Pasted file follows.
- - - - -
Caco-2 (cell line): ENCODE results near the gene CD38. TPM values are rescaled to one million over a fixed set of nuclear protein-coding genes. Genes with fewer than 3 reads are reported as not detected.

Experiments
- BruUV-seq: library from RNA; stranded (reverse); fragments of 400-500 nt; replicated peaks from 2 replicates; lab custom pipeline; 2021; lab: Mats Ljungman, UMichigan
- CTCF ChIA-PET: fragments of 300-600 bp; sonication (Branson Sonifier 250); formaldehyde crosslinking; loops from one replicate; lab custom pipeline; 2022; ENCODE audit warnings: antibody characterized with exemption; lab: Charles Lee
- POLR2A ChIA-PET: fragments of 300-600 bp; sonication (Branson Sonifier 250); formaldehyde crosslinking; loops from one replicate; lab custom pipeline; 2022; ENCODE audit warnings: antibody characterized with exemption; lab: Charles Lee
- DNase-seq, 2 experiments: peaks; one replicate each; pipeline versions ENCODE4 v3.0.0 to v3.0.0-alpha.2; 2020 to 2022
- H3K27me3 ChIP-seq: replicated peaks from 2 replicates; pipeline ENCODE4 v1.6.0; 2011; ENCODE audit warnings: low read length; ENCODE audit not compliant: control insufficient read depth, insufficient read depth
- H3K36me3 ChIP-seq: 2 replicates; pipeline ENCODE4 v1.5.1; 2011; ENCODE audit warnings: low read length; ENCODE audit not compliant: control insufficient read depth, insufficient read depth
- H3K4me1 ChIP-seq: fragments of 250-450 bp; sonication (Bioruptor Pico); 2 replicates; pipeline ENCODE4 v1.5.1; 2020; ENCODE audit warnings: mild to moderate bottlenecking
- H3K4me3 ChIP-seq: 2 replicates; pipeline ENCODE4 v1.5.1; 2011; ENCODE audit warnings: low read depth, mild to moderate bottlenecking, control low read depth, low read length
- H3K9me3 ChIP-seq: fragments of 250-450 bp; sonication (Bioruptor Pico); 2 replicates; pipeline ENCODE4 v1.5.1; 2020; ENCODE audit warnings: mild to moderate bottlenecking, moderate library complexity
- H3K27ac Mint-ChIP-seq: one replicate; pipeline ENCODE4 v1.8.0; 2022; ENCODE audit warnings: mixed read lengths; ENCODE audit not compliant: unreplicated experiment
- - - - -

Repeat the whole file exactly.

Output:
Caco-2 (cell line): ENCODE results near the gene CD38. TPM values are rescaled to one million over a fixed set of nuclear protein-coding genes. Genes with fewer than 3 reads are reported as not detected.

Experiments
- BruUV-seq: library from RNA; stranded (reverse); fragments of 400-500 nt; replicated peaks from 2 replicates; lab custom pipeline; 2021; lab: Mats Ljungman, UMichigan
- CTCF ChIA-PET: fragments of 300-600 bp; sonication (Branson Sonifier 250); formaldehyde crosslinking; loops from one replicate; lab custom pipeline; 2022; ENCODE audit warnings: antibody characterized with exemption; lab: Charles Lee
- POLR2A ChIA-PET: fragments of 300-600 bp; sonication (Branson Sonifier 250); formaldehyde crosslinking; loops from one replicate; lab custom pipeline; 2022; ENCODE audit warnings: antibody characterized with exemption; lab: Charles Lee
- DNase-seq, 2 experiments: peaks; one replicate each; pipeline versions ENCODE4 v3.0.0 to v3.0.0-alpha.2; 2020 to 2022
- H3K27me3 ChIP-seq: replicated peaks from 2 replicates; pipeline ENCODE4 v1.6.0; 2011; ENCODE audit warnings: low read length; ENCODE audit not compliant: control insufficient read depth, insufficient read depth
- H3K36me3 ChIP-seq: 2 replicates; pipeline ENCODE4 v1.5.1; 2011; ENCODE audit warnings: low read length; ENCODE audit not compliant: control insufficient read depth, insufficient read depth
- H3K4me1 ChIP-seq: fragments of 250-450 bp; sonication (Bioruptor Pico); 2 replicates; pipeline ENCODE4 v1.5.1; 2020; ENCODE audit warnings: mild to moderate bottlenecking
- H3K4me3 ChIP-seq: 2 replicates; pipeline ENCODE4 v1.5.1; 2011; ENCODE audit warnings: low read depth, mild to moderate bottlenecking, control low read depth, low read length
- H3K9me3 ChIP-seq: fragments of 250-450 bp; sonication (Bioruptor Pico); 2 replicates; pipeline ENCODE4 v1.5.1; 2020; ENCODE audit warnings: mild to moderate bottlenecking, moderate library complexity
- H3K27ac Mint-ChIP-seq: one replicate; pipeline ENCODE4 v1.8.0; 2022; ENCODE audit warnings: mixed read lengths; ENCODE audit not compliant: unreplicated experiment